Tesla names Robyn Den­holm to re­place Musk as chair

In­com­ing head has served on Tesla’s board since 2014, but has fewer ties to CEO

The Standard (St. Catharines) - - Business - TIM HIG­GINS AND ROBB M. STE­WART

Tesla Inc. named Robyn Den­holm as its new chair­man, re­plac­ing Chief Ex­ec­u­tive Elon Musk as the head of the board with a rel­a­tive out­sider who will face the dif­fi­cult task of over­see­ing the mav­er­ick bil­lion­aire.

Ms. Den­holm, the chief fi­nan­cial of­fi­cer of Aus­tralian telecom­mu­ni­ca­tions com­pany Tel­stra Corp., has served on Tesla’s board since 2014 but has fewer ties to Mr. Musk than most of the com­pany’s di­rec­tors. The com­pa­nies said she would be leav­ing her CFO role at Tel­stra in May and un­til then re­lin­quish her role as chair of Tesla’s au­dit com­mit­tee.

The an­nounce­ment late Wed­nes­day comes ahead of a Nov. 13 dead­line that was part of Mr. Musk’s set­tle­ment with the U.S. Se­cu­ri­ties and Ex­change Com­mis­sion to end claims he mis­led in­vestors. That deal re­quired Mr. Musk to step aside as head of the board for three years in fa­vor of an in­de­pen­dent chair­man.

In­stalling Ms. Den­holm, who is 55 years old, as chair­man puts an­other leader at the top of Tesla for the first time since its ear­li­est days when Mr. Musk was named chair­man in 2004 af­ter be­com­ing the largest in­vestor. Mr. Musk, who has also held the ti­tle of chief prod­uct ar­chi­tect, has run Tesla al­most as an ex­ten­sion of him­self, spear­head­ing parts of the busi­ness as var­ied as strat­egy and mar­ket­ing, and en­gi­neer­ing while im­mers­ing him­self in the small­est of pro­duc­tion de­tails. He re­mains CEO.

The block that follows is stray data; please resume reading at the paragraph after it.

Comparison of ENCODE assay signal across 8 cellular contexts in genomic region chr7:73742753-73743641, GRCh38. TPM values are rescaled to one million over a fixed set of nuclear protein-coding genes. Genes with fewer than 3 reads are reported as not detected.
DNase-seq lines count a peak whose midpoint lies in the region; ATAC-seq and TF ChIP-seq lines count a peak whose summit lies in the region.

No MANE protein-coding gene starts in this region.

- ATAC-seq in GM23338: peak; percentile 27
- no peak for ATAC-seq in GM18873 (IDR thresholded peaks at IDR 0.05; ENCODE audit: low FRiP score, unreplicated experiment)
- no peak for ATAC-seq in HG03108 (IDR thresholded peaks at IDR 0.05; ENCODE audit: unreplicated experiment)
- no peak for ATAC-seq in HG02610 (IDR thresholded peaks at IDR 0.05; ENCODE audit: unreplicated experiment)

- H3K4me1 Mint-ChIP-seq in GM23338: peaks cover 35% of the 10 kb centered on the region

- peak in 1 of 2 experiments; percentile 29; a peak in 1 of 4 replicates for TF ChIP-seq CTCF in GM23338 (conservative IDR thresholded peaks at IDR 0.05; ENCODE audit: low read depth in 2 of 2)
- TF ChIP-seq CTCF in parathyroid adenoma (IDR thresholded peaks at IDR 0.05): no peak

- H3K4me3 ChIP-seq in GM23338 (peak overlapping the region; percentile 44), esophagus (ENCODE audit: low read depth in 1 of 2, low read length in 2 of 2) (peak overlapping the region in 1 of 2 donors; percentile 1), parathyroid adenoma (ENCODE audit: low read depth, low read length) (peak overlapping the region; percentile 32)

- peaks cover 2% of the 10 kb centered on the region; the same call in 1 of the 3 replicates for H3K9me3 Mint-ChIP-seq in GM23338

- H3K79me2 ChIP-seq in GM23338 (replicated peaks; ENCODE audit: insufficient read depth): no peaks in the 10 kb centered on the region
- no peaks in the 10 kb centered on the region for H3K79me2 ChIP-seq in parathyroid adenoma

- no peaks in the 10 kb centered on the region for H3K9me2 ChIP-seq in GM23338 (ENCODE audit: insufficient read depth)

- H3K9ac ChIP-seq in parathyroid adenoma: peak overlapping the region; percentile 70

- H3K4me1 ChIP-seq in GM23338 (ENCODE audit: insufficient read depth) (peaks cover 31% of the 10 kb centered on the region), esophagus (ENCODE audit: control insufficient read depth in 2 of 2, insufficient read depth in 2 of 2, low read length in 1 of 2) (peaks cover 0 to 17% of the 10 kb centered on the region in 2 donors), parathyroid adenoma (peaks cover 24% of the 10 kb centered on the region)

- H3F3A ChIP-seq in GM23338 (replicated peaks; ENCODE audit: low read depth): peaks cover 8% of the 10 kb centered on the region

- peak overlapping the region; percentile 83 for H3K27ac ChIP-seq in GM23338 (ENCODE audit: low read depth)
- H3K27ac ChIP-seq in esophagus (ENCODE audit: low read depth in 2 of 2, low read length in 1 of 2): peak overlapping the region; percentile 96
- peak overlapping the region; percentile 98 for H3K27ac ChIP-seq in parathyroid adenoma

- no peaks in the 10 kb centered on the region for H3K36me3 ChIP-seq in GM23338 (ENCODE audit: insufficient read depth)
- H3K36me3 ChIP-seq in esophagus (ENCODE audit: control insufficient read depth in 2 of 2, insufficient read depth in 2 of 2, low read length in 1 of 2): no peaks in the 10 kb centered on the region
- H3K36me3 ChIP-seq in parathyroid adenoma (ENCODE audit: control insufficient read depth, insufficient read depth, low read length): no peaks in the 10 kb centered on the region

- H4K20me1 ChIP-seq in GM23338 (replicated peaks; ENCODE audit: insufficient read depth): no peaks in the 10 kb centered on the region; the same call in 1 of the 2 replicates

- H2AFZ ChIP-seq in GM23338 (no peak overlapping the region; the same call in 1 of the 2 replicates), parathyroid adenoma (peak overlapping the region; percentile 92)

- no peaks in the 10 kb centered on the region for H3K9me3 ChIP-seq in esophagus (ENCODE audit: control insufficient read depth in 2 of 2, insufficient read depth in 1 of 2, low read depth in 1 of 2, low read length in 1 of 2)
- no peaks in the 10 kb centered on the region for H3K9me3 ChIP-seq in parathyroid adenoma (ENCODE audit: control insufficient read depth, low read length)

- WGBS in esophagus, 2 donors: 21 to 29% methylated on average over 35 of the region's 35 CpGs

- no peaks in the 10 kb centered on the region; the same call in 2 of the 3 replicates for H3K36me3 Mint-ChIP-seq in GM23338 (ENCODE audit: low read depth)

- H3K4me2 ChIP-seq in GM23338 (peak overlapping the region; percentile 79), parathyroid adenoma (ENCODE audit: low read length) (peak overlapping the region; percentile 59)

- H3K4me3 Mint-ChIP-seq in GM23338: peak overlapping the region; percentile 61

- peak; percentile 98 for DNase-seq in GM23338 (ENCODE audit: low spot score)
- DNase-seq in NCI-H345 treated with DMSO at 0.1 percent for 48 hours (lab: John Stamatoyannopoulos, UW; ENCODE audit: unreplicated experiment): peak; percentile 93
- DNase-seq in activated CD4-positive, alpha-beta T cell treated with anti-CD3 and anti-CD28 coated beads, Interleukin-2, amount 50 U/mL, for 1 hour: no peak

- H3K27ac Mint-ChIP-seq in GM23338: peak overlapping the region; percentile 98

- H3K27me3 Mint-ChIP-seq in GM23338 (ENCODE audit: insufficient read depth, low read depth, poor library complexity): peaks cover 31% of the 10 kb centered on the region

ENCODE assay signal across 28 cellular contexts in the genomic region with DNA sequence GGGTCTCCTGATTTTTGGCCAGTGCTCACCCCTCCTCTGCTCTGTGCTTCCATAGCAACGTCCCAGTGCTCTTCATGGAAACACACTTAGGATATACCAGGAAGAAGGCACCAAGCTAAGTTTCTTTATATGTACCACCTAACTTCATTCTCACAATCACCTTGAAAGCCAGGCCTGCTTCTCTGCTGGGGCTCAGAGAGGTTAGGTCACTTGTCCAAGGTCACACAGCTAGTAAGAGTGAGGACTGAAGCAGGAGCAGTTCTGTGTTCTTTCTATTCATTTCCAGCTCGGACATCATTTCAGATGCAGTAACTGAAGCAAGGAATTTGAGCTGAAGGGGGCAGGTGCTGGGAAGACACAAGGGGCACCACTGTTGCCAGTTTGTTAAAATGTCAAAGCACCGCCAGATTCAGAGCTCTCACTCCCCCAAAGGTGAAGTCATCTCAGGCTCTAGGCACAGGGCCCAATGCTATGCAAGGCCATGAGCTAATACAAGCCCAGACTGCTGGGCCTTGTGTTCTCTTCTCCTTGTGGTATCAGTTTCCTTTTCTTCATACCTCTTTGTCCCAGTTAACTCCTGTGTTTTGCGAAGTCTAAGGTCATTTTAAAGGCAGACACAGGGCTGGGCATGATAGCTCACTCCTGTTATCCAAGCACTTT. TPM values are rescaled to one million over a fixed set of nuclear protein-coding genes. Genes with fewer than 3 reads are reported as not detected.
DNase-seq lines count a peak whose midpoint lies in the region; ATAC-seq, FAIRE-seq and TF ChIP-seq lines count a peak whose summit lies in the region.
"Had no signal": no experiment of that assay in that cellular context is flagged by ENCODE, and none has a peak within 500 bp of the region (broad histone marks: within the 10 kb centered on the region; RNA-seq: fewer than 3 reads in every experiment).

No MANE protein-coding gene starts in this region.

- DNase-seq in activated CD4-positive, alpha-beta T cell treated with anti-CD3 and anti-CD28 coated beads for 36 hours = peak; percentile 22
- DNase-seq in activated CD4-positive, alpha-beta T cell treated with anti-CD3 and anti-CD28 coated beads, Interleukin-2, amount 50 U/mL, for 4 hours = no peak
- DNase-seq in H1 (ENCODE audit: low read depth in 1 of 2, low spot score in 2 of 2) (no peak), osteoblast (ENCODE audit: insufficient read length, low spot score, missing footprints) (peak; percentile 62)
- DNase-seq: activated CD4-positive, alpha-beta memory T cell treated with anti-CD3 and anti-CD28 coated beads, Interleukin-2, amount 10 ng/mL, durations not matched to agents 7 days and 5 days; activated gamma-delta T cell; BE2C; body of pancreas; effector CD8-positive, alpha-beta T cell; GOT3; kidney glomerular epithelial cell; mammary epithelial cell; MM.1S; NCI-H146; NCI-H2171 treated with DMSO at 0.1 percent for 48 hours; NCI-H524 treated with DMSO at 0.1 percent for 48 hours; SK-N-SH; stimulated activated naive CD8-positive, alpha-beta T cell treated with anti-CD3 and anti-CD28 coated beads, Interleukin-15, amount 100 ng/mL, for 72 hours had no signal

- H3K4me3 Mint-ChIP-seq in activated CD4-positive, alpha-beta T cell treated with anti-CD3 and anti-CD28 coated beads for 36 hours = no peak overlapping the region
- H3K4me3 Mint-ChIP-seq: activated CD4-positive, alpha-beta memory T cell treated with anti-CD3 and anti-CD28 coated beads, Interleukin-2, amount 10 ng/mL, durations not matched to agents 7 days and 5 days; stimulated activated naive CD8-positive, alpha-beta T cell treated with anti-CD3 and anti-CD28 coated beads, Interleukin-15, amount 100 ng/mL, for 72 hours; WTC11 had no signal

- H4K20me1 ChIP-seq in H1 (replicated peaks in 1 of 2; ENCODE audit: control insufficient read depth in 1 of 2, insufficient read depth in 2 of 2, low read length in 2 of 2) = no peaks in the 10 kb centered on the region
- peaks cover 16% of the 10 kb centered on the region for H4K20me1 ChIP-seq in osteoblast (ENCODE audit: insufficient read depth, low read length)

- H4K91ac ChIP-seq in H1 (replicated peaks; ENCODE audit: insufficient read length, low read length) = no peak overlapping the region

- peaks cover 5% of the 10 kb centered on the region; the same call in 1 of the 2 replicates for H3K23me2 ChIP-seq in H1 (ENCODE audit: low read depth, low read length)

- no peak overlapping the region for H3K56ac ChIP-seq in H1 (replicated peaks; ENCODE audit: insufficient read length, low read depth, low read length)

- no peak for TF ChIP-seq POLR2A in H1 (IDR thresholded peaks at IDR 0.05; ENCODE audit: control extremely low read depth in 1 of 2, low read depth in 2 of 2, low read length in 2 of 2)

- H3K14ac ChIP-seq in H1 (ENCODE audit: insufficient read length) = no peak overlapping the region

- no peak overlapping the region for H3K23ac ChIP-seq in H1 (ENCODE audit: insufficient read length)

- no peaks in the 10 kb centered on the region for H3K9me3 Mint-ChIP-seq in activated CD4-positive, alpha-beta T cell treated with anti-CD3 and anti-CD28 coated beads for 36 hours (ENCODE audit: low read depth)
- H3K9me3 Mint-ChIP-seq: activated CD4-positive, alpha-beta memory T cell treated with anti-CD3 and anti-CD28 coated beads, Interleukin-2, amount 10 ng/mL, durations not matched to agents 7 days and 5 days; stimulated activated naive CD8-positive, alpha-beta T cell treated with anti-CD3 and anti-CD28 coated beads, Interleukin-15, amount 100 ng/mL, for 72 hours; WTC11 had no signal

The de­ci­sion thrusts into one of the bright­est spot­lights in Amer­i­can busi­ness a woman who is lit­tle known in the U.S. but has ex­ten­sive ex­pe­ri­ence as a fi­nance ex­ec­u­tive in Sil­i­con Val­ley and her na­tive Aus­tralia.

As a Tesla board mem­ber, Ms. Den­holm has pro­vided some rare au­to­mo­tive ex­pe­ri­ence to a com­pany that prides it­self on be­ing an in­dus­try out­sider. She spent seven years at Toy­ota Mo­tor

Corp. in Aus­tralia, where she was a se­nior fi­nan­cial man­ager.

Her ca­reer blos­somed in the tech in­dus­try. She held var­i­ous roles at Sun Mi­crosys­tems be­fore get­ting hired at Ju­niper Net­works Inc. in 2007. She left as chief fi­nan­cial of­fi­cer and op­er­a­tions of­fi­cer in 2016 and in 2017 joined Tel­stra, where she was ini­tially chief op­er­a­tions of­fi­cer. She be­came CFO this year.

En­thu­si­asm for Mr. Musk’s vi­sion of the fu­ture, in­clud­ing elec­tric cars that drive them­selves, has helped push Tesla’s mar­ket value to ri­val Gen­eral Mo­tors Co., even though Tesla has never turned an an­nual profit and sells a frac­tion of the cars.

Tesla’s growth has been, in large part, fu­eled by its con­tin­ued ac­cess to cap­i­tal—ei­ther through is­su­ing new shares or tak­ing on new debt. A Tesla with­out Mr. Musk would likely have a harder time rais­ing funds, an­a­lysts have said.

That cre­ates a chal­leng­ing sit­u­a­tion for the Tesla board and Ms. Den­holm. They have to man­age Mr. Musk while al­low­ing him to op­er­ate in the un­con­ven­tional way that has en­abled its suc­cess. Tesla ac­knowl­edges as much in its fil­ings with the SEC, not­ing the com­pany is “highly de­pen­dent on the ser­vices” of Mr. Musk.

The dis­pute with the SEC stemmed from Mr. Musk’s Aug. 7 tweets in which he raised the idea of tak­ing Tesla pri­vate and said he had se­cured fund­ing for a deal at $420 a share.

Shares ini­tially soared with the un­ex­pected news only to later plum­met as it be­came clear over en­su­ing days that Mr. Musk didn’t have a fi­nal­ized plan.

The SEC al­leged that Mr. Musk didn’t have fund­ing locked down and ac­cused him of pick­ing that price—a ref­er­ence to mar­i­juana—to im­press his girl­friend.